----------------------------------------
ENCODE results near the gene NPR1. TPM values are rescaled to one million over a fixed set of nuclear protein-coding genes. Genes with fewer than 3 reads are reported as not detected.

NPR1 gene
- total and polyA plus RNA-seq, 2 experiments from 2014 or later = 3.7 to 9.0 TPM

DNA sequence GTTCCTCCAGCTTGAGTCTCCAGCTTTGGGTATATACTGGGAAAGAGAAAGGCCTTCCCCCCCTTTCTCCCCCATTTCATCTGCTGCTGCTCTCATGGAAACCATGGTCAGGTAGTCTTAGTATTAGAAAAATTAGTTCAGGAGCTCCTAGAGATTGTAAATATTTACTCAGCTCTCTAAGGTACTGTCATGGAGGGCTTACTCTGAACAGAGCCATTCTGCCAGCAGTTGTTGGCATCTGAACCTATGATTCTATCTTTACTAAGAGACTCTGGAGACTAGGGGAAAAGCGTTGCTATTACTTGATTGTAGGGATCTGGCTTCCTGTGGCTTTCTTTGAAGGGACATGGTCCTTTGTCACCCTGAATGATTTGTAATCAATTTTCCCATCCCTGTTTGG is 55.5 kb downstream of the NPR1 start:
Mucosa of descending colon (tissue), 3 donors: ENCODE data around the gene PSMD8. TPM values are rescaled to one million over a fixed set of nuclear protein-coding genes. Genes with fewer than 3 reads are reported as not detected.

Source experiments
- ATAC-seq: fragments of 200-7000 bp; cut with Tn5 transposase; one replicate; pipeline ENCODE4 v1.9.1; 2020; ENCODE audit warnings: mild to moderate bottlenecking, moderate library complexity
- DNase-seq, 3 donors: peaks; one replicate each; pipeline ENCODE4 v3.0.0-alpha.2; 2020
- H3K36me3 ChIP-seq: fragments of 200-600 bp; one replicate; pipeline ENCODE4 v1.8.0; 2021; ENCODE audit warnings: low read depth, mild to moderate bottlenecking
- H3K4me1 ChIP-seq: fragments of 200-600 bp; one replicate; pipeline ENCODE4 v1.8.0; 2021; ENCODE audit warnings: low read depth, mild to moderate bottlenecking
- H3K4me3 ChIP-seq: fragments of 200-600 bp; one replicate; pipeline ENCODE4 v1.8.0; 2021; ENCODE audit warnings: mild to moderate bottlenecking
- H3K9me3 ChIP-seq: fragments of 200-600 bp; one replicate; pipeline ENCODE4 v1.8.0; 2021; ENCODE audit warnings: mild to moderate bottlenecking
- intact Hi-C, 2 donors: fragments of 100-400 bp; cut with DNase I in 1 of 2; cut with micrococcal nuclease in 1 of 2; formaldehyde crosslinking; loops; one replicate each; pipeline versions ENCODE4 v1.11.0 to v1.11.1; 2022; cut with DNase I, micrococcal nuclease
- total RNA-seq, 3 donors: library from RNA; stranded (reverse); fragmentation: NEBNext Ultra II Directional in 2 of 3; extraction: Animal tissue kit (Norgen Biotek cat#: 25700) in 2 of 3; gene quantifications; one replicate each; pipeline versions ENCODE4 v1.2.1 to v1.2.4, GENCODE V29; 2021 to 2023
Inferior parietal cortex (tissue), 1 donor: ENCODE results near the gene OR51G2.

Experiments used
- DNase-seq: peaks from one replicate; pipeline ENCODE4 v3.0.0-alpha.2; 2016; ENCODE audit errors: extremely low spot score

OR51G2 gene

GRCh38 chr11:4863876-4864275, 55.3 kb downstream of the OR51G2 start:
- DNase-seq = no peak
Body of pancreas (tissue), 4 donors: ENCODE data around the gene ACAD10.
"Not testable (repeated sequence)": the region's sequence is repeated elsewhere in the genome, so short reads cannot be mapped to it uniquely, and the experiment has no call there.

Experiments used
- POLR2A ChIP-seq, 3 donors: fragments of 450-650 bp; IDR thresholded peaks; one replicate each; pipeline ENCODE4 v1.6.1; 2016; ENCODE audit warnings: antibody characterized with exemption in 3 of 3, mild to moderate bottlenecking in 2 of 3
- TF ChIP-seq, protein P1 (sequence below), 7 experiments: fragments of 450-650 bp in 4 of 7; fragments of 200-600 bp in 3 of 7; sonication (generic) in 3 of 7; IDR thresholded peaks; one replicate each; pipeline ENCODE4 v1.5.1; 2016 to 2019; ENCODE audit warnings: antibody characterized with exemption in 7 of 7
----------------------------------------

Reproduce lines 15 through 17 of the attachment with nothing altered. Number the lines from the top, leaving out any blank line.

Inferior parietal cortex (tissue), 1 donor: ENCODE results near the gene OR51G2.

Experiments used
- DNase-seq: peaks from one replicate; pipeline ENCODE4 v3.0.0-alpha.2; 2016; ENCODE audit errors: extremely low spot score